|Carol's humane, free range farm|
Take the time to read the interview and learn from this former industry insider as she talks about the filthy, overcrowded conditions and outrageous practices of her factory-style farm that ultimately led her and her husband to start a humane, free range farm.
As I was reading her story, one particular statement really grabbed my attention. When asked how industry demands affected her farm, she laments…
“Industry mixing and matching of breeds and genetics produces chickens that meet consumer demands, such as large breasts. Chickens which grow at such a rapid weight that they reach slaughter within six to seven weeks enable the companies to produce pounds of meat quickly. Watching these chickens grow to the point that they couldn’t take more than a few steps and then plop down in exhaustion or had bad legs because their bones couldn’t support the weight was normal. Many would flip over and die from heart attacks.”
Disturbed by her comments, I took some time to scour the web for articles to find out just how common this problem is. I didn’t have to look far. It turns out that there are thousands of sources documenting that broiler chickens, which are bred for fast growth, have a high incidence of leg deformities and pelvis problems, because they cannot support their own rapidly increasing body weight. As a result, many become lame or suffer from broken legs. The added weight also puts a strain on their hearts and lungs, causing millions of them to die from heart failure each year. And this is not just a problem in the U.S.; in fact, it’s estimated that up to 19 million broiler chickens in the UK die in their sheds from heart failure annually.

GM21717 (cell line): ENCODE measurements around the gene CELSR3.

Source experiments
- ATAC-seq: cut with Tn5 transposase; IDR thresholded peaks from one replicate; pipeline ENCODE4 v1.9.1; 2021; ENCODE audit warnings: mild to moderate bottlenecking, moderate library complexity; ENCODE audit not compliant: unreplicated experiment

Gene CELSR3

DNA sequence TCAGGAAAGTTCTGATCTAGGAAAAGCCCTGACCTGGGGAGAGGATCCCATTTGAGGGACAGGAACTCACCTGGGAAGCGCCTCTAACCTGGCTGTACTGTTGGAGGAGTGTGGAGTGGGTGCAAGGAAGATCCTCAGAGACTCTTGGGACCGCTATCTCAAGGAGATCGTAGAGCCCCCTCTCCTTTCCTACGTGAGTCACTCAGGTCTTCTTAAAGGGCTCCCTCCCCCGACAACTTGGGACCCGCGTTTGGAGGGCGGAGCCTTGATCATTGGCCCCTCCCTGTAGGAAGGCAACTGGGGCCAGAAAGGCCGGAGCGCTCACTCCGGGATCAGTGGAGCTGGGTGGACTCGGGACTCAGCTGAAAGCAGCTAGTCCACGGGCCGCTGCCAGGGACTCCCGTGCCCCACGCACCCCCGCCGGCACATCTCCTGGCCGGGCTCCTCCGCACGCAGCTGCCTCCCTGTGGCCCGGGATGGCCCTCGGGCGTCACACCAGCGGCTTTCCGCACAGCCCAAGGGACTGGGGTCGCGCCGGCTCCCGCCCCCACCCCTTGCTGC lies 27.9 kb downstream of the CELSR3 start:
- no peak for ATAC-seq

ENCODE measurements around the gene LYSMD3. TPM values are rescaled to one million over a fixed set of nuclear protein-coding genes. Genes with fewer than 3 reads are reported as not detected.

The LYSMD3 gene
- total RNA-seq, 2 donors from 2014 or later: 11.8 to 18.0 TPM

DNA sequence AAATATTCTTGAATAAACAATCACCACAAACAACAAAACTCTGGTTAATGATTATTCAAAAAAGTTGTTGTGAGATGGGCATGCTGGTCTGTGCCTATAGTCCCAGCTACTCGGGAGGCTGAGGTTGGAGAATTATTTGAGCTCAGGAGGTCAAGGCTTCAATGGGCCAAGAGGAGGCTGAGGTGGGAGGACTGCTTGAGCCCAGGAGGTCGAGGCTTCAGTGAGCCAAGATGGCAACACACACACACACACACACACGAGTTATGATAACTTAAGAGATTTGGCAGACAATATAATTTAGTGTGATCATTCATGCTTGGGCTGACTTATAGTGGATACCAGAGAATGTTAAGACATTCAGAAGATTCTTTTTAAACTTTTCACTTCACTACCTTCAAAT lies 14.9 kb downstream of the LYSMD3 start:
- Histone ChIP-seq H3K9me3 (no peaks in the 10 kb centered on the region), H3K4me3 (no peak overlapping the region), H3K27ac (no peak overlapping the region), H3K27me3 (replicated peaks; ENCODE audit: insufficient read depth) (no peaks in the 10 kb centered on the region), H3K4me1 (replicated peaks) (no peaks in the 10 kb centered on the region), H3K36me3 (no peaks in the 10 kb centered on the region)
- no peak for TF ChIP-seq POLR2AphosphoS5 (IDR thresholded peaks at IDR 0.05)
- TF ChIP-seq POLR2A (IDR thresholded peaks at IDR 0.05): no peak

You see, Big Poultry, in an attempt to maximize profits, has figured out a way to breed and feed chickens that causes many of them to grow so fast that they become lame or die of a heart attack – all in a 6 to 7 week period of time. Not only is this disgracefully inhumane, but consider the fact that they are then selling these lame and diseased chickens to unsuspecting consumers. I don’t know about you, but I prefer to eat organically raised, pastured chickens that weren’t cooped up without access to their natural habitat or sunlight, then fed a diet that consists of 90% corn and soybeans (GMO, of course), and that were raised in such an unhealthy manner that they are literally just one step away from a heart attack!